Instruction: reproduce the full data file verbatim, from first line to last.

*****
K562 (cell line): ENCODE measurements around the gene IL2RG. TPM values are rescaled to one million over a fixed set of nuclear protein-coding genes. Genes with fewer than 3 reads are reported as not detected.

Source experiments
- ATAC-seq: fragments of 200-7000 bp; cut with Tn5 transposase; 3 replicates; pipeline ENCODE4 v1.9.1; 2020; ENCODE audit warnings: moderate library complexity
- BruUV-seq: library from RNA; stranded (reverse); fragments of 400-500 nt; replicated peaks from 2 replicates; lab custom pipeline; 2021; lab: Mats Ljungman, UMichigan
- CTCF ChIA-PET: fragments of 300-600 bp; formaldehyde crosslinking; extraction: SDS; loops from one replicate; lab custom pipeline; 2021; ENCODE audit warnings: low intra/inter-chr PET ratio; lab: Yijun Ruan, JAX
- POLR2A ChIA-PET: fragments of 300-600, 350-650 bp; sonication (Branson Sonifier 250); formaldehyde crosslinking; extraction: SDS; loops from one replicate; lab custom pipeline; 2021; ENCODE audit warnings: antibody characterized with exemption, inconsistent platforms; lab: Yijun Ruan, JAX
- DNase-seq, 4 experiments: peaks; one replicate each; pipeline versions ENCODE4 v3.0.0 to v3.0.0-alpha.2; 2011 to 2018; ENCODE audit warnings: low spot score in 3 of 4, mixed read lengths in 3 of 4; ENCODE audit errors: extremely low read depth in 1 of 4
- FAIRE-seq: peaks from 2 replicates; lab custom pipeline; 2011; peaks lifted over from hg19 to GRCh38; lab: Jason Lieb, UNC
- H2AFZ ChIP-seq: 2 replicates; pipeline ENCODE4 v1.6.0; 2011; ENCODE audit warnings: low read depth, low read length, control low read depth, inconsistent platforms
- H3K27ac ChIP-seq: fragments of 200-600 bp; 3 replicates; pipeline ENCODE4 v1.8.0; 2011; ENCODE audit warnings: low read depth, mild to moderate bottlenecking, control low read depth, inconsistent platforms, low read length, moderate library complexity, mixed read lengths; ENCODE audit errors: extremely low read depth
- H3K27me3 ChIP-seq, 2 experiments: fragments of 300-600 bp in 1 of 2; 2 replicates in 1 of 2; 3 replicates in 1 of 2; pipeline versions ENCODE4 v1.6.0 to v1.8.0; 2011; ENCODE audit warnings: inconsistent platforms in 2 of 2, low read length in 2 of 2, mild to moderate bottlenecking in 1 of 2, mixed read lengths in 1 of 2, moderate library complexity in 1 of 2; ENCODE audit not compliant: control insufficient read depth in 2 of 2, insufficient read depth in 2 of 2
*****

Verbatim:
K562 (cell line): ENCODE measurements around the gene IL2RG. TPM values are rescaled to one million over a fixed set of nuclear protein-coding genes. Genes with fewer than 3 reads are reported as not detected.

Source experiments
- ATAC-seq: fragments of 200-7000 bp; cut with Tn5 transposase; 3 replicates; pipeline ENCODE4 v1.9.1; 2020; ENCODE audit warnings: moderate library complexity
- BruUV-seq: library from RNA; stranded (reverse); fragments of 400-500 nt; replicated peaks from 2 replicates; lab custom pipeline; 2021; lab: Mats Ljungman, UMichigan
- CTCF ChIA-PET: fragments of 300-600 bp; formaldehyde crosslinking; extraction: SDS; loops from one replicate; lab custom pipeline; 2021; ENCODE audit warnings: low intra/inter-chr PET ratio; lab: Yijun Ruan, JAX
- POLR2A ChIA-PET: fragments of 300-600, 350-650 bp; sonication (Branson Sonifier 250); formaldehyde crosslinking; extraction: SDS; loops from one replicate; lab custom pipeline; 2021; ENCODE audit warnings: antibody characterized with exemption, inconsistent platforms; lab: Yijun Ruan, JAX
- DNase-seq, 4 experiments: peaks; one replicate each; pipeline versions ENCODE4 v3.0.0 to v3.0.0-alpha.2; 2011 to 2018; ENCODE audit warnings: low spot score in 3 of 4, mixed read lengths in 3 of 4; ENCODE audit errors: extremely low read depth in 1 of 4
- FAIRE-seq: peaks from 2 replicates; lab custom pipeline; 2011; peaks lifted over from hg19 to GRCh38; lab: Jason Lieb, UNC
- H2AFZ ChIP-seq: 2 replicates; pipeline ENCODE4 v1.6.0; 2011; ENCODE audit warnings: low read depth, low read length, control low read depth, inconsistent platforms
- H3K27ac ChIP-seq: fragments of 200-600 bp; 3 replicates; pipeline ENCODE4 v1.8.0; 2011; ENCODE audit warnings: low read depth, mild to moderate bottlenecking, control low read depth, inconsistent platforms, low read length, moderate library complexity, mixed read lengths; ENCODE audit errors: extremely low read depth
- H3K27me3 ChIP-seq, 2 experiments: fragments of 300-600 bp in 1 of 2; 2 replicates in 1 of 2; 3 replicates in 1 of 2; pipeline versions ENCODE4 v1.6.0 to v1.8.0; 2011; ENCODE audit warnings: inconsistent platforms in 2 of 2, low read length in 2 of 2, mild to moderate bottlenecking in 1 of 2, mixed read lengths in 1 of 2, moderate library complexity in 1 of 2; ENCODE audit not compliant: control insufficient read depth in 2 of 2, insufficient read depth in 2 of 2